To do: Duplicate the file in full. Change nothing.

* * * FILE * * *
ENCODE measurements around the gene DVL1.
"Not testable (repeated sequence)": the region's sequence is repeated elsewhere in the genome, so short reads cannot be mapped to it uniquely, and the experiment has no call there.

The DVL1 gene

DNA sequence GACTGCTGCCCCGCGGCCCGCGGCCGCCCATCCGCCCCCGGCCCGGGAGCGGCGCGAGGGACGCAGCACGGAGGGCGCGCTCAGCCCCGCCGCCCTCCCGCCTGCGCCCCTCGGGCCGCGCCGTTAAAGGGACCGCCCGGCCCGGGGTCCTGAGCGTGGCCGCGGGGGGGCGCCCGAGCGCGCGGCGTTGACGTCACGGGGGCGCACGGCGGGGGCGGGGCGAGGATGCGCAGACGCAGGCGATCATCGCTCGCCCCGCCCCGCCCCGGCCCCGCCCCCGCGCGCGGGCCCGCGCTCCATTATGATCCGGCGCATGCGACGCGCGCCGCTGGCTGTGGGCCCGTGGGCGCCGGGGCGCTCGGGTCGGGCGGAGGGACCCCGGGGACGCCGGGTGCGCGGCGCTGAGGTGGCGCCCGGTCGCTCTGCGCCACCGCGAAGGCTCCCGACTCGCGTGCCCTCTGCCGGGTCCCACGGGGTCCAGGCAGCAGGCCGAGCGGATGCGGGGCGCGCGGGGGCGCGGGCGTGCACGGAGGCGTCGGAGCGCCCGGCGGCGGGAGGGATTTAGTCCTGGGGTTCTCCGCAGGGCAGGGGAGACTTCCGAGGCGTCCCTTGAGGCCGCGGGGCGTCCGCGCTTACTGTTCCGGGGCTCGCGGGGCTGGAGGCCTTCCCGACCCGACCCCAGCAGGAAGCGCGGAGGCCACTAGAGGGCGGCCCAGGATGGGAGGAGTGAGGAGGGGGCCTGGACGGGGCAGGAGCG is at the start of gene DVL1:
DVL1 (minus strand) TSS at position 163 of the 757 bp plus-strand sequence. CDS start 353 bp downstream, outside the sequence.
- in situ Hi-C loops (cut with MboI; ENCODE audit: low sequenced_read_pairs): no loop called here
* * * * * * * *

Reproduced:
ENCODE measurements around the gene DVL1.
"Not testable (repeated sequence)": the region's sequence is repeated elsewhere in the genome, so short reads cannot be mapped to it uniquely, and the experiment has no call there.

The DVL1 gene

DNA sequence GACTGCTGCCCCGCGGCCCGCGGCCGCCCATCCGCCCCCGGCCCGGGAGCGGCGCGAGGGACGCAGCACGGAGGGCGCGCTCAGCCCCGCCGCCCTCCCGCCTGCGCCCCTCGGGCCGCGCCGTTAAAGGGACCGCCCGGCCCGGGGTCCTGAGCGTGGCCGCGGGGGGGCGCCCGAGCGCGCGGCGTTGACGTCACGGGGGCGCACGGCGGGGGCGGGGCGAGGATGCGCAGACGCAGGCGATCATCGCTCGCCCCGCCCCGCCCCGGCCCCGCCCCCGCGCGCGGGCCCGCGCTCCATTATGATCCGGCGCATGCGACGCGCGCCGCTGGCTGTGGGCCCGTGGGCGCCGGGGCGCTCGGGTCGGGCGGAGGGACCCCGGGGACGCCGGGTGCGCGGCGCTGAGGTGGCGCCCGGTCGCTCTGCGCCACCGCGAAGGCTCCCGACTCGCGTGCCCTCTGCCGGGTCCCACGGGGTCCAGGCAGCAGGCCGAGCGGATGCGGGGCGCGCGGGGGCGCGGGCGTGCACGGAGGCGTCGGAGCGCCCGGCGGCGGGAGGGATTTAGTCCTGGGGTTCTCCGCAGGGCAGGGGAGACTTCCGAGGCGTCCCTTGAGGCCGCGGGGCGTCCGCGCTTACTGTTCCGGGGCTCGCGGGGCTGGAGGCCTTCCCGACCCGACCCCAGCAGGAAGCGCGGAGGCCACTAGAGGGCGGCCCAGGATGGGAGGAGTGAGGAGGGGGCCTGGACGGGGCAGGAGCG is at the start of gene DVL1:
DVL1 (minus strand) TSS at position 163 of the 757 bp plus-strand sequence. CDS start 353 bp downstream, outside the sequence.
- in situ Hi-C loops (cut with MboI; ENCODE audit: low sequenced_read_pairs): no loop called here